4503    <t>
4504      Get rid of duplicate BNF rule names ("host" -> "uri-host", "trailer" ->
4505      "trailer-part").
4506    </t>
4507    <t>
4508      Avoid underscore character in rule names ("http_URL" ->
4509      "http-URL", "abs_path" -> "path-absolute").
4510    </t>
4511    <t>
4512      Add rules for terms imported from URI spec ("absoluteURI", "authority",
4513      "path-absolute", "port", "query", "relativeURI", "host) -- these will
4514      have to be updated when switching over to RFC3986.
4515    </t>
4516    <t>
4517      Synchronize core rules with RFC5234.
4518    </t>
4519    <t>
4520      Get rid of prose rules that span multiple lines.
4521    </t>
4522    <t>
4523      Get rid of unused rules LOALPHA and UPALPHA.
4524    </t>
4525    <t>
4526      Move "Product Tokens" section (back) into Part 1, as "token" is used
4527      in the definition of the Upgrade header.
4528    </t>
4529    <t>
4530      Add explicit references to BNF syntax and rules imported from other parts of the specification.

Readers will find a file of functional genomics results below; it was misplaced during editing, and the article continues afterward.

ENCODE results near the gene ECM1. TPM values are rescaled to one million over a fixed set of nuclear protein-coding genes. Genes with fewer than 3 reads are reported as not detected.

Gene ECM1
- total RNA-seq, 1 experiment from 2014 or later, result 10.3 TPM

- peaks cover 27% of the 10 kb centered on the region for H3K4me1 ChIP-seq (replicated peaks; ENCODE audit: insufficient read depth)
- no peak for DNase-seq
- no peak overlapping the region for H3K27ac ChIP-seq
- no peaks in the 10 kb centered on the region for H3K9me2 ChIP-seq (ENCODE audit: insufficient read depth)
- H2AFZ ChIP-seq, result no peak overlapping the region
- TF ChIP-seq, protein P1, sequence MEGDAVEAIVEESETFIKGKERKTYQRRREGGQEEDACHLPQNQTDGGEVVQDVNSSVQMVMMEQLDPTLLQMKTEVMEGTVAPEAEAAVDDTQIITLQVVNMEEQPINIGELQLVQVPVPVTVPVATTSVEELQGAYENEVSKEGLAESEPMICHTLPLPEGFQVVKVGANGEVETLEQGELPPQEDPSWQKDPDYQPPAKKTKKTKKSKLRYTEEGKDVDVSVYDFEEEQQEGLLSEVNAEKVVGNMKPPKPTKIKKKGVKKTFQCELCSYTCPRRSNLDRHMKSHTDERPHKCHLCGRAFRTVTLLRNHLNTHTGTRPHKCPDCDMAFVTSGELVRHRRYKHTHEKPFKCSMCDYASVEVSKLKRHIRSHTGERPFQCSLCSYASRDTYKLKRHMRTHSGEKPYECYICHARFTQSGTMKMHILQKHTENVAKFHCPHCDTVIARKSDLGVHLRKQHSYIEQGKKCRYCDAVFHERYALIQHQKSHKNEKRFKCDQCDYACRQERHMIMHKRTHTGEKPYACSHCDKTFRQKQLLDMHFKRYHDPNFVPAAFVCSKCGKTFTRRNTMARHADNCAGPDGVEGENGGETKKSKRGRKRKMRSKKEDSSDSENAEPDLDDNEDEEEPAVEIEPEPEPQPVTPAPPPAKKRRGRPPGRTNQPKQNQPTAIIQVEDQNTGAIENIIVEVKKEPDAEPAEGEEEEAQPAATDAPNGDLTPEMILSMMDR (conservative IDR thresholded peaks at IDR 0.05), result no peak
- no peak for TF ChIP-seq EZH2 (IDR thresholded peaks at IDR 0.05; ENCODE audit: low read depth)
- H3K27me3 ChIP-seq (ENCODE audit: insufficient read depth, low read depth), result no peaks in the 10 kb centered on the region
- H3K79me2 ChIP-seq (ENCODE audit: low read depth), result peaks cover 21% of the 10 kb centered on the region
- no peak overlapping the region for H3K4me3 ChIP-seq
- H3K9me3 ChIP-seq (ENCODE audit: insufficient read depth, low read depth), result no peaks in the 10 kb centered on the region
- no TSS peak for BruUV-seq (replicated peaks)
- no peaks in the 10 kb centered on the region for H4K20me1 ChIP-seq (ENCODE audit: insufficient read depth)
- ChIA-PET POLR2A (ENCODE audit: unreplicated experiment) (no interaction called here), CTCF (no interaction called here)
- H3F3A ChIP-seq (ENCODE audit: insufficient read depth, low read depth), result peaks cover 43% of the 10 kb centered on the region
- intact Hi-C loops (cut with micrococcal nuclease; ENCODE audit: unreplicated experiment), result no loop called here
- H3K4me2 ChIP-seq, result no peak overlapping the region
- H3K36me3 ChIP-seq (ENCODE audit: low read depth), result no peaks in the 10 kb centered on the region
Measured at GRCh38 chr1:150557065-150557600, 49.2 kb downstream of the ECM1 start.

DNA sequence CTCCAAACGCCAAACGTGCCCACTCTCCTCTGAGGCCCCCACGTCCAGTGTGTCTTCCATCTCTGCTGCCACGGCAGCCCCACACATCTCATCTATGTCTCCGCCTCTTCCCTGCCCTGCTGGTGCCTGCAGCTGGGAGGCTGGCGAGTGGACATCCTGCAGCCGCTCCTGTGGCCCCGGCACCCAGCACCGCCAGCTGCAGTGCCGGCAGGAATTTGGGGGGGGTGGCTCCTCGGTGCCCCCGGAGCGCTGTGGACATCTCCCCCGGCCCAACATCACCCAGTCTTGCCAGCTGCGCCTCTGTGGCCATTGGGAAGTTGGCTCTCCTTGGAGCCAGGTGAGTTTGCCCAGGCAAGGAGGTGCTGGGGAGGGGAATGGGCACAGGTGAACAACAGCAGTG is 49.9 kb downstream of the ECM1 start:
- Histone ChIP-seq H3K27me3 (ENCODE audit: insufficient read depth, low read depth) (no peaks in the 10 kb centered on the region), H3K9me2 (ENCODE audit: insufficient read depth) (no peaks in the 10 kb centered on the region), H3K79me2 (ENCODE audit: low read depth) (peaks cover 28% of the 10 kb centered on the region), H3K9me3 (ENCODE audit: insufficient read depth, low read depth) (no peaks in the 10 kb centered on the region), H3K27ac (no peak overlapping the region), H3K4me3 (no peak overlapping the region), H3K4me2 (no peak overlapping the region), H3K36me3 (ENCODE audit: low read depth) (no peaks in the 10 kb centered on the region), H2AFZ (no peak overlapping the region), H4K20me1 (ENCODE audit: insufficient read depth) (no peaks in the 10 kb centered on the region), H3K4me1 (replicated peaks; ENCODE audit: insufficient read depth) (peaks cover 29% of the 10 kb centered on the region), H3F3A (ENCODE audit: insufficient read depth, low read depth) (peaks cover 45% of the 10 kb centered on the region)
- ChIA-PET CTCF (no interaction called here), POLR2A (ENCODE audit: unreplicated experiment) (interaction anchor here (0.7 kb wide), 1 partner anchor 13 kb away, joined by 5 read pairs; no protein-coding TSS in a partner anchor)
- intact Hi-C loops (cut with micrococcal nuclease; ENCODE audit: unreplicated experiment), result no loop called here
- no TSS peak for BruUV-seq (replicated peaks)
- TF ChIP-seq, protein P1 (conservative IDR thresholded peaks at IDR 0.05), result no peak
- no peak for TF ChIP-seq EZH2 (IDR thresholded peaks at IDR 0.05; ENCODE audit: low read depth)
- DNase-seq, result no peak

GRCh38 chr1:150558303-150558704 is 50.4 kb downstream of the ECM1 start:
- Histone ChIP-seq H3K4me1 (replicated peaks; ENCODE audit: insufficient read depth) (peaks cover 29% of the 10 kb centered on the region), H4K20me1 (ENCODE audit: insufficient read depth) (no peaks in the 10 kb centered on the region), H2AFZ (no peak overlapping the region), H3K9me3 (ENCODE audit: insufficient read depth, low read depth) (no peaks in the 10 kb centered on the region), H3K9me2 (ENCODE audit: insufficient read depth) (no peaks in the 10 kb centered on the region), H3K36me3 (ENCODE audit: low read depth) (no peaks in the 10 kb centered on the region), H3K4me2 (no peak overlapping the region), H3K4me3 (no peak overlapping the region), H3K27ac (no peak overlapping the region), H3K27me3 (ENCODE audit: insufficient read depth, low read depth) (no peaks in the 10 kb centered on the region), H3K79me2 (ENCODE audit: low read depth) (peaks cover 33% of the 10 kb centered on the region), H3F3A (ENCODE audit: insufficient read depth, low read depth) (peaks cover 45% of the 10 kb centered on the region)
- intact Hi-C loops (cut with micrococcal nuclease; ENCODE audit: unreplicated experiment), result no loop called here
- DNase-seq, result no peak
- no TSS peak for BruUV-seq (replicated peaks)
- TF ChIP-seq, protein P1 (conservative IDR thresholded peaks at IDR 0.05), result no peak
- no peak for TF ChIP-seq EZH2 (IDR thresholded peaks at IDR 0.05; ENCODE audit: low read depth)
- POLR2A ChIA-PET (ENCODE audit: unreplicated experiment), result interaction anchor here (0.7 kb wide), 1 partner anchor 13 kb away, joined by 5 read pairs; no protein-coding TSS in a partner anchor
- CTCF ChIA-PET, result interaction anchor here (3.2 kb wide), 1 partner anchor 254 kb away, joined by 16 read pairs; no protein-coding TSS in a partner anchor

4531    </t>
4532    <t>
4533      Rewrite prose rule "token" in terms of "tchar", rewrite prose rule "TEXT".
4534    </t>
4535  </list>
4539<section title="Since draft-ietf-httpbis-p1-messaging-02" anchor="changes.since.02">
4541  Closed issues:
4542  <list style="symbols">
4543    <t>
4544      <eref target=""/>:
4545      "HTTP-date vs. rfc1123-date"
4546    </t>
4547    <t>
4548      <eref target=""/>:
4549      "WS in quoted-pair"
4550    </t>
4551  </list>
4554  Ongoing work on IANA Message Header Registration (<eref target=""/>):
4555  <list style="symbols">
4556    <t>
4557      Reference RFC 3984, and update header registrations for headers defined
4558      in this document.
4559    </t>
4560  </list>
4563  Ongoing work on ABNF conversion (<eref target=""/>):
4564  <list style="symbols">
4565    <t>
4566      Replace string literals when the string really is case-sensitive (HTTP-Version).
4567    </t>
4568  </list>
4572<section title="Since draft-ietf-httpbis-p1-messaging-03" anchor="changes.since.03">
4574  Closed issues:
4575  <list style="symbols">
4576    <t>
4577      <eref target=""/>:
4578      "Connection closing"
4579    </t>
4580    <t>
4581      <eref target=""/>:
4582      "Move registrations and registry information to IANA Considerations"
4583    </t>
4584    <t>
4585      <eref target=""/>: